In addition to the stringent regulations, Beijing continues to add cleaner buses to its public transportation system. Beijing owns 4,000 more natural gas buses than any other city in the world, and will continue to increase that number to 5,000 by 2012.

Beijing also has set a rule that forces each car off the street for one weekday. For example, if its license number ends in 1 or 6, a car can't be on the street on Monday; this keeps 20 percent of cars at home on weekdays. But some would argue that rich people can buy a second car just for use during that one weekday. Beijing has also moved most high-polluting industries out of the area and has increased its forest coverage to 36.5 percent.

A couple of days ago, the Beijing Transportation Commission released a green public transportation initiative for 2009-2015. Some highlights are as follows:

  • By 2015, Beijing's daily public transportation (buses and subways) capacity will be 25 million passenger-trips, including 15 million by bus and 10 million by subway.
  • 45 percent of passenger-trips in the metro area will be by public transportation. 
  • The city will establish approximately 1,000 bicycle-rental stations, with a total of 50,000 bicycles available for rent. Walk-only and bicycle-only street lanes will be opened across the metro area.
  • The public-transportation-only lane will be 450 kilometers long.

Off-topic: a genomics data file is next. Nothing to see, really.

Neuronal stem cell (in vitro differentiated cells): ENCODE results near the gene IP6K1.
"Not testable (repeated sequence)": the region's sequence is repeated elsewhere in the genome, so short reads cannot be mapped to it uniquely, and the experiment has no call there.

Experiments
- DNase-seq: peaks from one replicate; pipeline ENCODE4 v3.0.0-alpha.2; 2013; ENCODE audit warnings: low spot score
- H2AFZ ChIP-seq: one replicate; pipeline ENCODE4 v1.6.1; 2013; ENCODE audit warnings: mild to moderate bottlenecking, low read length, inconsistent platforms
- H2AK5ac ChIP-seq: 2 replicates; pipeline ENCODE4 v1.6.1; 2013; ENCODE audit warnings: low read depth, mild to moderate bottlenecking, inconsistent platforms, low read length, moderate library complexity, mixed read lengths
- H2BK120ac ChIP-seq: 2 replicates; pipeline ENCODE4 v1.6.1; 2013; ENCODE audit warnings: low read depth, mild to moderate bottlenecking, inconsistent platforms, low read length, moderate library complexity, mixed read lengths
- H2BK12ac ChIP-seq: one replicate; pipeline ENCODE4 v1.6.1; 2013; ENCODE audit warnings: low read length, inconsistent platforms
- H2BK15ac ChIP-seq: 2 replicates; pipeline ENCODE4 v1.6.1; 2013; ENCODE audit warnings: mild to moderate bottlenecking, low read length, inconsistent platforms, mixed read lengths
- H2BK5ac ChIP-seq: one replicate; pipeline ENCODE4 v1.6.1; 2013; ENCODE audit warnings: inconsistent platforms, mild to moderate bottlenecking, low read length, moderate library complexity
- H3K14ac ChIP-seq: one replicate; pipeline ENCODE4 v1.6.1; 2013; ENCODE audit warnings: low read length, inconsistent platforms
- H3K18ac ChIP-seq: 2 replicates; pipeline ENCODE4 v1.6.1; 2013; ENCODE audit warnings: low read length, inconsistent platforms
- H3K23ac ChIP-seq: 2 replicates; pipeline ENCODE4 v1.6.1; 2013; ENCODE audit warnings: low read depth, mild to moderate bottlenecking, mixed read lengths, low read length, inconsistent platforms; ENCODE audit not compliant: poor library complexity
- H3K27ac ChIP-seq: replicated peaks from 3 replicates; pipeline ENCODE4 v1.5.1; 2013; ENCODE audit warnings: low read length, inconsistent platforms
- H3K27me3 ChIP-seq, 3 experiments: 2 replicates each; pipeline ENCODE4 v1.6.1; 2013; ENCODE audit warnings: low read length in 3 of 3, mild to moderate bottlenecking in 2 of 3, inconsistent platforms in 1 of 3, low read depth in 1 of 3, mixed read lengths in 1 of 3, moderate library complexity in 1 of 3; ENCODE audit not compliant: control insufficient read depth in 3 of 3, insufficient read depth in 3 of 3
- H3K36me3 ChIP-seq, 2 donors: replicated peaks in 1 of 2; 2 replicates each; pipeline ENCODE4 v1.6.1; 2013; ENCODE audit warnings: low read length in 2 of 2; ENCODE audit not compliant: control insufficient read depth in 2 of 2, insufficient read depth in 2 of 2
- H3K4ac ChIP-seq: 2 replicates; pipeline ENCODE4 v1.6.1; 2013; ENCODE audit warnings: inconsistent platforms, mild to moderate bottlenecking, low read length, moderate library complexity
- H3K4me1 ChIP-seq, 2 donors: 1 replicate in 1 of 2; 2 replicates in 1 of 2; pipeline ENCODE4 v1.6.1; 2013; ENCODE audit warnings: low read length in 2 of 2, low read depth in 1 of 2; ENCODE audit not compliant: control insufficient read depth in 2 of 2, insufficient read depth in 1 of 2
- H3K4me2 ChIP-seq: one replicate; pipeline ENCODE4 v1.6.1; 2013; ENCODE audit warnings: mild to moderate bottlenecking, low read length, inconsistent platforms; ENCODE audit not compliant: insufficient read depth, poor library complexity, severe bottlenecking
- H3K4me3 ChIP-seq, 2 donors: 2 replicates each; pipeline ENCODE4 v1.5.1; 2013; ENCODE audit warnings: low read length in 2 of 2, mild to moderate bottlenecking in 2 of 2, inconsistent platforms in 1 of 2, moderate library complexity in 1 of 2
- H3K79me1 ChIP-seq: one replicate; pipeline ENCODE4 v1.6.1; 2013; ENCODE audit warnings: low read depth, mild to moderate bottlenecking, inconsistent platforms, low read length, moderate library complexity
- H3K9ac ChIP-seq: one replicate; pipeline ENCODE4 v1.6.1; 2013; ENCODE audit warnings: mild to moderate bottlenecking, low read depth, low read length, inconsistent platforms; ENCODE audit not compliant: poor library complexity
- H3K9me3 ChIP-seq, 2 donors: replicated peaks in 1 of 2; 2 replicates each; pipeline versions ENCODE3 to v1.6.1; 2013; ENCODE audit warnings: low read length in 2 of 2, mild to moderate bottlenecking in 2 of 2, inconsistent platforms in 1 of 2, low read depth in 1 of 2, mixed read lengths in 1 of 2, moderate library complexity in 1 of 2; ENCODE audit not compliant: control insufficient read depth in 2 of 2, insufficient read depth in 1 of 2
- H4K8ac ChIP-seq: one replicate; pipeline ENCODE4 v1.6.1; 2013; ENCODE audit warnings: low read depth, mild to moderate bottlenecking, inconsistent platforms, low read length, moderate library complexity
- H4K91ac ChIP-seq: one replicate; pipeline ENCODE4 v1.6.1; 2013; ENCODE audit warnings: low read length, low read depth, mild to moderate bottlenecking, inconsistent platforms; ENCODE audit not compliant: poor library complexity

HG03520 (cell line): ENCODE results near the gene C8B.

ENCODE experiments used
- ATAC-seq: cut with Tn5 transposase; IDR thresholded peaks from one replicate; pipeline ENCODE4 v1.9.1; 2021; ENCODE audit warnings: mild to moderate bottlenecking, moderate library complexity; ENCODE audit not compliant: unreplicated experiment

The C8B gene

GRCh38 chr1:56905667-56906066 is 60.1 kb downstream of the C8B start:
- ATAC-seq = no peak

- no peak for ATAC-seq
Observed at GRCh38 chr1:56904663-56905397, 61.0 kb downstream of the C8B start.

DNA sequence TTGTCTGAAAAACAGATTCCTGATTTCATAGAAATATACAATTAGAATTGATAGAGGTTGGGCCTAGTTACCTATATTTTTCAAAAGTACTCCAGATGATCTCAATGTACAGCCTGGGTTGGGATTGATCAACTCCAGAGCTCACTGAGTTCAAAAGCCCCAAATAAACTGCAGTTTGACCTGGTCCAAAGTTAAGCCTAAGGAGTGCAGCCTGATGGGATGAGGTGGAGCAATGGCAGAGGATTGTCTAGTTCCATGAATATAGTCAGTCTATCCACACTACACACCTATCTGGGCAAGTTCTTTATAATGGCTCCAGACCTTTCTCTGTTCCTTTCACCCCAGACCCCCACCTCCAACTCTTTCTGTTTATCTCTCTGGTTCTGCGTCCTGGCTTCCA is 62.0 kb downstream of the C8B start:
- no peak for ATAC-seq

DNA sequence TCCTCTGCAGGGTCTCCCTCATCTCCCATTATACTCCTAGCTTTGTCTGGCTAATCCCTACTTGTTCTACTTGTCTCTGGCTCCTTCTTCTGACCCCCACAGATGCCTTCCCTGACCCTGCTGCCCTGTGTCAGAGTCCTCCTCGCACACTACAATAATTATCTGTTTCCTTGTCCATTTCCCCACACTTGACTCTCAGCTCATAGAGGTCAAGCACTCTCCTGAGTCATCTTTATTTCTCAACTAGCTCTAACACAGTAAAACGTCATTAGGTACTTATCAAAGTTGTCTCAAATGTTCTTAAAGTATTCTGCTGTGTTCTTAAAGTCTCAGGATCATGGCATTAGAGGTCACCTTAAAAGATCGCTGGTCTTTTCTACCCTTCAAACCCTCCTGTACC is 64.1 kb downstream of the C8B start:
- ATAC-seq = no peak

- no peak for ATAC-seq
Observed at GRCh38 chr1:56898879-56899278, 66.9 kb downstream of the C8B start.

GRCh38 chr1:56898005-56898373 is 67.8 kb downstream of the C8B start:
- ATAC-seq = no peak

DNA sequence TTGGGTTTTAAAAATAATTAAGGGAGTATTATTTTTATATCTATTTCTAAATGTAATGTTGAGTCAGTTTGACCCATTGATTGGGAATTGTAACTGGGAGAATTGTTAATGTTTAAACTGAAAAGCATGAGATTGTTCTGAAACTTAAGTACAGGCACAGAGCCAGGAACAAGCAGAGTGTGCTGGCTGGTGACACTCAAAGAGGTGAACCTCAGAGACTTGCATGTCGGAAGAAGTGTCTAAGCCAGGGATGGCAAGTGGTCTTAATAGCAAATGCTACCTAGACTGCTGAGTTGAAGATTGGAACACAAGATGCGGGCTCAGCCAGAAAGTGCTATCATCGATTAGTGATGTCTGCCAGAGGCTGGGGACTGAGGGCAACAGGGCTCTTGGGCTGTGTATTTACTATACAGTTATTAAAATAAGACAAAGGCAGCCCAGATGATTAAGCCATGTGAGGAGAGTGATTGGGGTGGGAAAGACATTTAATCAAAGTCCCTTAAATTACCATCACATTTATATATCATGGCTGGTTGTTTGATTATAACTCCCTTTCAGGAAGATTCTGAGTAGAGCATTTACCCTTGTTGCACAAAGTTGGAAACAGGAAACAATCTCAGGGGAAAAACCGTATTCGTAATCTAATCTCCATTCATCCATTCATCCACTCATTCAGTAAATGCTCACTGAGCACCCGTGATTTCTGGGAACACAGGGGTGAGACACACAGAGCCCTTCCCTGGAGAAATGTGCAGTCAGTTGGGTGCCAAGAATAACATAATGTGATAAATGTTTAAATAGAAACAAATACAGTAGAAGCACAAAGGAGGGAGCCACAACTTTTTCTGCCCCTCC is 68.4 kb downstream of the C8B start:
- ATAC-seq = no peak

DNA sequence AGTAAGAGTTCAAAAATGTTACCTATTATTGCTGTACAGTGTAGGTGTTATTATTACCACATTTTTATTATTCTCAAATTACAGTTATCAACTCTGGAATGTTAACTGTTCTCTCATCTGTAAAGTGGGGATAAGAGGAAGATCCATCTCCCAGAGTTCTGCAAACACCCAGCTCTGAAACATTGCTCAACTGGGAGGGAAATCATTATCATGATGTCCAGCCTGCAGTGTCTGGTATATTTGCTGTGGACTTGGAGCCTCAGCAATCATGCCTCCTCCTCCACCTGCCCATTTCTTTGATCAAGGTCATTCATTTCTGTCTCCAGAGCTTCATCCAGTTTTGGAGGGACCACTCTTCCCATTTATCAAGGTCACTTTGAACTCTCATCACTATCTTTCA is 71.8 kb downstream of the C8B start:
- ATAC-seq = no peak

• 90 percent of public transportation passengers in the metro area will walk less than 500 meters to the nearest station.

Although the API shows better air quality of Beijing, it should be noted that the API currently only measures the concentration of sulfur dioxide (SO2), nitrogen dioxide (NO2), suspended particulates (PM10), carbon monoxide (CO) and ozone (O3). It was reported that China is considering including suspended particulates (PM2.5), which is more damaging to the respiratory system than PM10, in the API.

My colleague Alex Wang and his team just released a milestone pollution index, PITI (Pollution Information Transparency Index), which monitors how 113 Chinese cities perform in terms of disclosure of pollution information.

 

 

 

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Comments

michael colopyJun 19 2009 03:53 PM

The PITI is a splendid new tool not only for measuring the credibility of progress reports from the earth's largest source of carbon dioxide and other harmful emmissions but -- assuming it gets appropriately broad media attention, because it will exert inevitable pressure on the national government to insist on more truthful reporting from local authorities. The historical problem of economic regionalism is often not understood outside China and it is as much or more of a headache to Beijing as it is to outside groups seeking transparent and coordinated responses to the growing pollution crisis. There is cause for optiimism and PITI offers an objective measurement such that Beijing, whether it acknowledges it or not, can better focus on those communities most egregiously in violation of mandated improvements.